crazy thought but what if Elop is brought in to secure flagging wintel and flagging Nokia share of mobile. It goes without question that noone can displace Intel from the PC world as we know it. even if Sylvia Summer runs it (remember Trident Microsystems..)Whether PC as we know it will continue to grow or not is the key question - If one agrees with this, then the new CEO needs to be one that can win mobility & the internet of things.
I think a manufacturing or tech honcho, internal or external, can only save Intel by restructuring it as foundry, where it can utilize fab tech strength and not worry so much about defining key products, which go from fad to commodity pretty quickly these days.
to conclude, intel is doomed.
deeper reason is it's board structure.
it's made up with some non-interested, non-professional, retirement fund managers.
you can keep on dreaming they can save intel.
if by some way intel could shake up its board by including me(chair), irwin jacobs, maybe also bill gates it might get a chance of revival...
Intel needs new technology to get itself out of the current mess. Remember when they were getting crushed by the japanese in the DRAM market, it was their processor technology that gave them a second chance.
A marketing or sales ceo cannot solve their issues. Intel has succeeded for so long because it is a very engineering focussed company all the way to the top. During Intel's heyday, all the ceos were engineers. Only lately have their ceos been non-ceos and they have started to slip - co-incidence?
I think Mitt Romney is looking for a job. :)
My guess is that Andy Bryant will step in as interrim CEO. (He's already Chairman of the Board and has been the corporate conscience since the Andy Grove days.)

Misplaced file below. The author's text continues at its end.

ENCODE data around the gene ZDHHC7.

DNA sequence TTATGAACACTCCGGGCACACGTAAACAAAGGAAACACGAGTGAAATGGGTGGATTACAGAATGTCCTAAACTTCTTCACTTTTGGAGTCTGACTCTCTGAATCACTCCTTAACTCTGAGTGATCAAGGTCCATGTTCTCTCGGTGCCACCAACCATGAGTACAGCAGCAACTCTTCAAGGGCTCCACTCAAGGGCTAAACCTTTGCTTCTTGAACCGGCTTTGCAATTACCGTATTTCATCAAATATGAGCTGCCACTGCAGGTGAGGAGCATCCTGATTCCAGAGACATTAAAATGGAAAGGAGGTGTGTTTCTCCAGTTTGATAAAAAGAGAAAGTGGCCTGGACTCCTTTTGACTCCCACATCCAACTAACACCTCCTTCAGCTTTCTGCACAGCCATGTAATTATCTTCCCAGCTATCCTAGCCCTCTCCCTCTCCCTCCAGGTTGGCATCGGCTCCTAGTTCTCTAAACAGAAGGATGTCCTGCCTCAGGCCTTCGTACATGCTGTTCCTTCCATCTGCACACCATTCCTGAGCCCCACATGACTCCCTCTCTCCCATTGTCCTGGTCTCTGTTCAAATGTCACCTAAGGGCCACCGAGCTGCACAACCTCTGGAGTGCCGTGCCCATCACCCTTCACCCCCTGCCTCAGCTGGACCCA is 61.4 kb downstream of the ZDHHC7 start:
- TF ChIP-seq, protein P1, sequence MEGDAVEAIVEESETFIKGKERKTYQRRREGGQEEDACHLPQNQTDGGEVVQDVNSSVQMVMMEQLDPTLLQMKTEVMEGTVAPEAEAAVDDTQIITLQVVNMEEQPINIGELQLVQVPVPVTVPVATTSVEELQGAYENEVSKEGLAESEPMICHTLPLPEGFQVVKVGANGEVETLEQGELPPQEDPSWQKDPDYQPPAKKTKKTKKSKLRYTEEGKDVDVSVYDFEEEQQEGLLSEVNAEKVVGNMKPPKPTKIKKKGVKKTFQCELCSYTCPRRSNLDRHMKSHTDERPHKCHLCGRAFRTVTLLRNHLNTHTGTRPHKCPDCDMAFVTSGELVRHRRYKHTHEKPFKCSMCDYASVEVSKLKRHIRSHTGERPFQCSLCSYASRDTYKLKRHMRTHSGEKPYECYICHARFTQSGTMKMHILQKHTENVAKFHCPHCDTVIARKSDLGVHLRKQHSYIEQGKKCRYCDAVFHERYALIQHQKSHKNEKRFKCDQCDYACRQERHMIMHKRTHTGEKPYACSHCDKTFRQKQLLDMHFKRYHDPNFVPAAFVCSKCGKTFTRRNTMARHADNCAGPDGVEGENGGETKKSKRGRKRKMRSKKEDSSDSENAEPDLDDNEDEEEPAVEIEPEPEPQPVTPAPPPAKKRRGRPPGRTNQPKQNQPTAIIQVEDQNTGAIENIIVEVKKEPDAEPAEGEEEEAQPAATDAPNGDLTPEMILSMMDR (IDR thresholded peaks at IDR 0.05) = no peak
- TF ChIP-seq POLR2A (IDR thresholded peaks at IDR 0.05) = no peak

Intel can't go back to an Engineering CEO; Otellini led it out of the wilderness from an engineering company to a marketing company. That was necessary when the PC industry went from a growth market to a replacement market.
They are already competitive with ARM in the cell phone market, they just didn't do it on 4G, so you won't see them make inroads against ARM until next year. Unfortunately, the stock price and stockholders (and thus the board) ran out of patience with Otellini.
The company needs to fix it's cycle time if it has any hope to survive. 6 years to plan, design and implement a processor is a non-starter in a competition with ARM. They highly vulverable and will lose massively in a war of manuever. (That's how they ended up on 3G instead of 4G for smartphones today. Took too long to get to market.)
Intel also needs to quit running the company on the basis of everything they learned with PCs over the last 3 decades. That's the innovator's dilemma in spades. An external leader that can shake up Intel's top management, clean house, reinforce Intel as a market company, and fix the cycle time by moving the company to 100% SoC (even for it's mainline x86 processors) is what's needed.
That's a hell of a job description and challenge. Any sane person would look askance at the challenge. There doesn't appear to be anyone within Intel that fits the bill (although it's possible that, like Harry Truman, there is someone that can grow into the job). There are some Intel alums that might work: Luis Machuca, Pat Gelsinger, Abhi Talwalkar, Anand Chandrasaker, Mike Fister -- but they also have baggage from their departures.
It will be an interesting search.